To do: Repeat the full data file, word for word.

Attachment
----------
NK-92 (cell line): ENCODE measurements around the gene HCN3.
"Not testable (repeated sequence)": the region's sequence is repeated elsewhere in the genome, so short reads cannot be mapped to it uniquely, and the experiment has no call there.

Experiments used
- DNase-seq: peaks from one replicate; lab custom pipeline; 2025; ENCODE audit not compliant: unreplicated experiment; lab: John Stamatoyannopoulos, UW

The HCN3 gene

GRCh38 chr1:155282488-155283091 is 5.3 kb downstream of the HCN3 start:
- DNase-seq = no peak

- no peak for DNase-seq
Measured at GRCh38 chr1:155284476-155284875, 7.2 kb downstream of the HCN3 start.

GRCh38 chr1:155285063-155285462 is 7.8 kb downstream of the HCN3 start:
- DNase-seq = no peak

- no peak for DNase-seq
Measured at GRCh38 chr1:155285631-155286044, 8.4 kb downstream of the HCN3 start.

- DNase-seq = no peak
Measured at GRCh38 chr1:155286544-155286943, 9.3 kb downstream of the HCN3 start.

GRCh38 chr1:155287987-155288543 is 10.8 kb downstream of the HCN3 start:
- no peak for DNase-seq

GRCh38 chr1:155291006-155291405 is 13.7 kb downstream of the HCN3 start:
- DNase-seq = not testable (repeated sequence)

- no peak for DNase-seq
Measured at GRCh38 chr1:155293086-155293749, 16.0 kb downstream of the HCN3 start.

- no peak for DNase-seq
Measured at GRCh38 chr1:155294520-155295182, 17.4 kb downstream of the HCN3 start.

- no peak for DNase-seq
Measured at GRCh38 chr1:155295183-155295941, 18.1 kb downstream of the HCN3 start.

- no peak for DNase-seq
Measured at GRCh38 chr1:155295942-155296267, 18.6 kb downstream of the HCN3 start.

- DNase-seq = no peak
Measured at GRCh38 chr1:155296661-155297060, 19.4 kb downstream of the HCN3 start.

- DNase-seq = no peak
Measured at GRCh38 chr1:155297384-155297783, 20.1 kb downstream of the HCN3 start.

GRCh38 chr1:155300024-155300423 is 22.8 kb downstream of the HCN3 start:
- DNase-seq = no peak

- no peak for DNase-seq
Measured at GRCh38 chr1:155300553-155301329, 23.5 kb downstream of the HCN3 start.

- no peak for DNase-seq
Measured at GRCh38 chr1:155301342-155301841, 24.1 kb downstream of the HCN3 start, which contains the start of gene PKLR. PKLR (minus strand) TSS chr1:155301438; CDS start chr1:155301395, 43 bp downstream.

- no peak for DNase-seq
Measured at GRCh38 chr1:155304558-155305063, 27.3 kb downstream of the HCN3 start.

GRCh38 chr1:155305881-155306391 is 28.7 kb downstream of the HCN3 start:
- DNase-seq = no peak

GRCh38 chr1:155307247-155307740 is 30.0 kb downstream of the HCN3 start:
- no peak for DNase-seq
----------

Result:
NK-92 (cell line): ENCODE measurements around the gene HCN3.
"Not testable (repeated sequence)": the region's sequence is repeated elsewhere in the genome, so short reads cannot be mapped to it uniquely, and the experiment has no call there.

Experiments used
- DNase-seq: peaks from one replicate; lab custom pipeline; 2025; ENCODE audit not compliant: unreplicated experiment; lab: John Stamatoyannopoulos, UW

The HCN3 gene

GRCh38 chr1:155282488-155283091 is 5.3 kb downstream of the HCN3 start:
- DNase-seq = no peak

- no peak for DNase-seq
Measured at GRCh38 chr1:155284476-155284875, 7.2 kb downstream of the HCN3 start.

GRCh38 chr1:155285063-155285462 is 7.8 kb downstream of the HCN3 start:
- DNase-seq = no peak

- no peak for DNase-seq
Measured at GRCh38 chr1:155285631-155286044, 8.4 kb downstream of the HCN3 start.

- DNase-seq = no peak
Measured at GRCh38 chr1:155286544-155286943, 9.3 kb downstream of the HCN3 start.

GRCh38 chr1:155287987-155288543 is 10.8 kb downstream of the HCN3 start:
- no peak for DNase-seq

GRCh38 chr1:155291006-155291405 is 13.7 kb downstream of the HCN3 start:
- DNase-seq = not testable (repeated sequence)

- no peak for DNase-seq
Measured at GRCh38 chr1:155293086-155293749, 16.0 kb downstream of the HCN3 start.

- no peak for DNase-seq
Measured at GRCh38 chr1:155294520-155295182, 17.4 kb downstream of the HCN3 start.

- no peak for DNase-seq
Measured at GRCh38 chr1:155295183-155295941, 18.1 kb downstream of the HCN3 start.

- no peak for DNase-seq
Measured at GRCh38 chr1:155295942-155296267, 18.6 kb downstream of the HCN3 start.

- DNase-seq = no peak
Measured at GRCh38 chr1:155296661-155297060, 19.4 kb downstream of the HCN3 start.

- DNase-seq = no peak
Measured at GRCh38 chr1:155297384-155297783, 20.1 kb downstream of the HCN3 start.

GRCh38 chr1:155300024-155300423 is 22.8 kb downstream of the HCN3 start:
- DNase-seq = no peak

- no peak for DNase-seq
Measured at GRCh38 chr1:155300553-155301329, 23.5 kb downstream of the HCN3 start.

- no peak for DNase-seq
Measured at GRCh38 chr1:155301342-155301841, 24.1 kb downstream of the HCN3 start, which contains the start of gene PKLR. PKLR (minus strand) TSS chr1:155301438; CDS start chr1:155301395, 43 bp downstream.

- no peak for DNase-seq
Measured at GRCh38 chr1:155304558-155305063, 27.3 kb downstream of the HCN3 start.

GRCh38 chr1:155305881-155306391 is 28.7 kb downstream of the HCN3 start:
- DNase-seq = no peak

GRCh38 chr1:155307247-155307740 is 30.0 kb downstream of the HCN3 start:
- no peak for DNase-seq